The current Russia/Ukraine crisis has thrown global financial markets into turmoil. Across the globe it is exacerbating current inflation concerns. And here at home, despite Australia having little direct exposure to exports from Russia and Ukraine, its impacts are real and can’t be ignored.
Given Russia’s significant share in resources production, prices across oil, gas, coal, and precious metals continue to rise, introducing a new, perhaps more complex, level of uncertainty into global markets.
The tensions have contributed to rising volatility in the Australian share market with trading at one point reaching an 18-month low. Markets have recently recovered as expectations of a negotiated settlement emerge. Despite Australia’s abundant energy resources, its fuel reserves are lacking compared to its global counterparts with stockpiles dwindling by the day. Consumers are now experiencing the effects of a commodity price shock, with global oil prices sitting at their highest level in more than a decade.
Ongoing sanctions against Russia have placed further strain on supply chains, already weakened following the pandemic. This will likely result in long-term changes to trade flows, with the impact of increased prices slowing economic growth and contributing to rising inflation.
As central banks continue to unwind monetary policy and withdraw stimulus, a slowdown in near-term growth is imminent, potentially triggering a stagflationary recession.
For now, central banks are on track to continue their path to tightening, with economists expecting the Reserve Bank of Australia to increase rates in 2022. And, after the Federal Reserve’s rate hike in March, the market is pricing in six more hikes this year. We would expect central banks to retreat on this only if there is a major escalation in the conflict or if evidence of recessionary pressures start to appear.
Overall, it paints an unsettling picture for markets, but despite risk assets falling, there are few signs of panic or liquidity stresses. A short-term resolution, like a ceasefire or evidence that the crisis is not deteriorating further, could result in a rapid rebound for markets.
And though there is no single strategy or market correlation for super funds to rely on, there are some key measures to consider for asset-owners looking to protect their portfolios against increasing volatility.
Keep calm and don’t overreact
While it is possible to test scenarios based on potential outcomes, the reality is that it is difficult to predict how impactful a geopolitical crisis may be at the onset. Despite the crisis significantly increasing downside risks, the growth outlook is still moderate, and the backdrop of strong economic growth heading into the conflict should be enough to avert an outright recession. However, it is likely that inflation will peak later and at much higher levels than anticipated prior to the crisis.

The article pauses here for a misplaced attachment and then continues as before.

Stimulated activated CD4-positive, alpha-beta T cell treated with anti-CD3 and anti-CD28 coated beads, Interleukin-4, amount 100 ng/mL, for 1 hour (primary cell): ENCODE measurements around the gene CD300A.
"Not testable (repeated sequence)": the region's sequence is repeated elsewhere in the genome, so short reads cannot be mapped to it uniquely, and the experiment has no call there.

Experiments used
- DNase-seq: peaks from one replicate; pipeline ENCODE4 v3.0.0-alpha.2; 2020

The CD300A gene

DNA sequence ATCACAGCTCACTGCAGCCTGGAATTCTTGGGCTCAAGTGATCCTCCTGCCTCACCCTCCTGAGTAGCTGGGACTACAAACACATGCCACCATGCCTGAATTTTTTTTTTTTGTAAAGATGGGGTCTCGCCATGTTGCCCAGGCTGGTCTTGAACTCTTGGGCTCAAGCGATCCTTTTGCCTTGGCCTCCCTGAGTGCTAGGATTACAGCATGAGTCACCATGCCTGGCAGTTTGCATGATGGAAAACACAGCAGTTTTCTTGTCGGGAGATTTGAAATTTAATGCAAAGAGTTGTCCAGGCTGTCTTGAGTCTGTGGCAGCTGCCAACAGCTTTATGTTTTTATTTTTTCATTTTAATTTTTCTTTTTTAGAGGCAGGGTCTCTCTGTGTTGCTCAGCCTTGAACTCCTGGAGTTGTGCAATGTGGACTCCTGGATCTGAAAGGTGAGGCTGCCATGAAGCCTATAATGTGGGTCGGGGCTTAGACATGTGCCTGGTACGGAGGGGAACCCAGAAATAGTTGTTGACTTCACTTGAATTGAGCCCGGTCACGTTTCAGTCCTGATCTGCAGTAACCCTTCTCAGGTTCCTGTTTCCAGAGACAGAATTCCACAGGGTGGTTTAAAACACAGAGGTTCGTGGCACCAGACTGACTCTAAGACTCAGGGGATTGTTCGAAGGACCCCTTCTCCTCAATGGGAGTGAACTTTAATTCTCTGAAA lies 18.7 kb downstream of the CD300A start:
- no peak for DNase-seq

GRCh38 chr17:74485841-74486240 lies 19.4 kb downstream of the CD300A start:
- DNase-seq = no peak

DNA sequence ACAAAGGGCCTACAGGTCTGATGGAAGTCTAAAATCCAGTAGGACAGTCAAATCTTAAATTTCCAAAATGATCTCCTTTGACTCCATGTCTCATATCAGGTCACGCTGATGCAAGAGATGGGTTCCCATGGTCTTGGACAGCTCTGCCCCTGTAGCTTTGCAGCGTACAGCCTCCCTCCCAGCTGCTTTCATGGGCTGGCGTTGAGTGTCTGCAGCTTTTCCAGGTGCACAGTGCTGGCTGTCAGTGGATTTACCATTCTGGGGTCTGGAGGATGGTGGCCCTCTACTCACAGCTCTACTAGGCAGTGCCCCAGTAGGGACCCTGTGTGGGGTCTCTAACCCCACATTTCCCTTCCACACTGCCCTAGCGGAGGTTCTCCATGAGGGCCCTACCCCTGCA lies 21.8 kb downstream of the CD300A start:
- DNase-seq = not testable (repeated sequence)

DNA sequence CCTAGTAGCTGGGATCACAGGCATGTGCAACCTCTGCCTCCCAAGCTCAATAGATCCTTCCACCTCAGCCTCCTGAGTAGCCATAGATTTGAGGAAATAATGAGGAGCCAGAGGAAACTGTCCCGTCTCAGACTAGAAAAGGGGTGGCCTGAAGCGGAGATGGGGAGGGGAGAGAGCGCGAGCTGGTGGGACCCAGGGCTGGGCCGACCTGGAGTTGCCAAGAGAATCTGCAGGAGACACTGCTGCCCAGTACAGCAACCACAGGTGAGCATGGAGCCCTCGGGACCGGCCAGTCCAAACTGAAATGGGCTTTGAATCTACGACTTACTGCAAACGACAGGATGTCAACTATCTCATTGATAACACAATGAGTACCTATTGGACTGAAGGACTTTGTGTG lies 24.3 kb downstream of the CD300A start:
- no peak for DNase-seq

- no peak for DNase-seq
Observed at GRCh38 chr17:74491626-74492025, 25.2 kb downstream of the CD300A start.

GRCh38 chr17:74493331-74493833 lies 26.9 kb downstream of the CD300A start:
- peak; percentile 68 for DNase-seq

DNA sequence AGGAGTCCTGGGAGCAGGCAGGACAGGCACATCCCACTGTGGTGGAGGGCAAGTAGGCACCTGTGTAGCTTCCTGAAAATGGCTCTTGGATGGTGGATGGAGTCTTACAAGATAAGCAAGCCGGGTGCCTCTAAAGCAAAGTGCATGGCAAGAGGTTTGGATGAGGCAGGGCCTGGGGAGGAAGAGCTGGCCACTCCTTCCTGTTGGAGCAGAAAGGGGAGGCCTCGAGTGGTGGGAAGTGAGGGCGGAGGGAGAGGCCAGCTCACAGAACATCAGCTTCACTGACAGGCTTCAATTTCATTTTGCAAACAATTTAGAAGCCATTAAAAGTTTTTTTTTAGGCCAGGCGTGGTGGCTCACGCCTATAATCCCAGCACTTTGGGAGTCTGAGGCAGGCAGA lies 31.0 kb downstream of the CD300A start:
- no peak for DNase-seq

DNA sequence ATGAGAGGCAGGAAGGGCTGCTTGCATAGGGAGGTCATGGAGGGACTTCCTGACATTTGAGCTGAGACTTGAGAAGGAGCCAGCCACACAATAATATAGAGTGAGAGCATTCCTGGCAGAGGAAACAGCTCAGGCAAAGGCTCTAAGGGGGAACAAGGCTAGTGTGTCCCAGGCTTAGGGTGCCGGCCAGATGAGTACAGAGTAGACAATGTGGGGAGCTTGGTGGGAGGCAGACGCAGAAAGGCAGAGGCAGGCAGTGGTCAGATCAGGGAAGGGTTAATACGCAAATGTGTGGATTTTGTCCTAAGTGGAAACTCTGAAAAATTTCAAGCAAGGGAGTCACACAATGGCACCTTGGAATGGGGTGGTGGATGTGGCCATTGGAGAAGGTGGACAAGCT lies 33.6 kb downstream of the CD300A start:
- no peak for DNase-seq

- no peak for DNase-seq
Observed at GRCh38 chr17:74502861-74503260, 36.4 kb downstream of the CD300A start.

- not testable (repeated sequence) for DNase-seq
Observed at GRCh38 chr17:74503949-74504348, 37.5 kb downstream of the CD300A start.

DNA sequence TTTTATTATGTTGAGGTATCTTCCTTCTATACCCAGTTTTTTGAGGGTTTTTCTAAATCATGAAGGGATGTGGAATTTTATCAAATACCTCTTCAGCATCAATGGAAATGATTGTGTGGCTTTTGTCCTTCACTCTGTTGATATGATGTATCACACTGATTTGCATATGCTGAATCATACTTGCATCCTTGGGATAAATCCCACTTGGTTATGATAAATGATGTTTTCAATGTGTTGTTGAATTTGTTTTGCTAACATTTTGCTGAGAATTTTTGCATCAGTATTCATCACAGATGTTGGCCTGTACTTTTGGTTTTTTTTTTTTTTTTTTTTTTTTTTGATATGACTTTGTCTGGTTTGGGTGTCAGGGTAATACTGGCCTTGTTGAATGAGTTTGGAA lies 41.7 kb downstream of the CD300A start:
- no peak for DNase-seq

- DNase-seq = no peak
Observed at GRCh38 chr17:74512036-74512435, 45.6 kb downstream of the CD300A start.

Attempting to position portfolios in response to geopolitical events at this stage in the crisis is more likely to lead to the selling of risk assets after markets have already discounted the event, potentially missing inflection points and resulting in significantly reduced returns.
History has shown us that sell-offs driven by geopolitics can be so short-lived that even clairvoyant investors may struggle to time them. A well-diversified investment strategy, and a restrained approach to responding and reacting to short term events as they occur, rather than reacting and positioning portfolios based on news of the day, can protect funds against potential losses.
And focus on your Fixed Interest portfolio
Most importantly, it will be the robustness of your fixed interest portfolio that will determine how well you will fare through these times. Investment returns for long term asset-owners have been driven by equities for the past couple of years, and volatile markets will expose those strategies that don’t have a diversified approach to their fixed interest portfolios. A blend of traditional strategies for downside protection with high quality credit strategies that keep pace with inflation will add robustness to your portfolio. Consider the use of private markets, low duration and absolute return approaches, emerging markets and higher yielding strategies.
Although much is still unknown, these fundamental shifts in geopolitical order will continue to impact markets and influence investment decisions for some time to come. By adopting a measured approach, combined with due diligence and a robust risk management toolkit, super funds can protect portfolios in the face of volatile markets.
Sue Wang is senior fixed income portfolio manager, Mercer. She will be chairing a session and speaking at Investment Magazine’s Fixed Income and Private Credit Forum on April 6. To register and see the agenda, click HERE.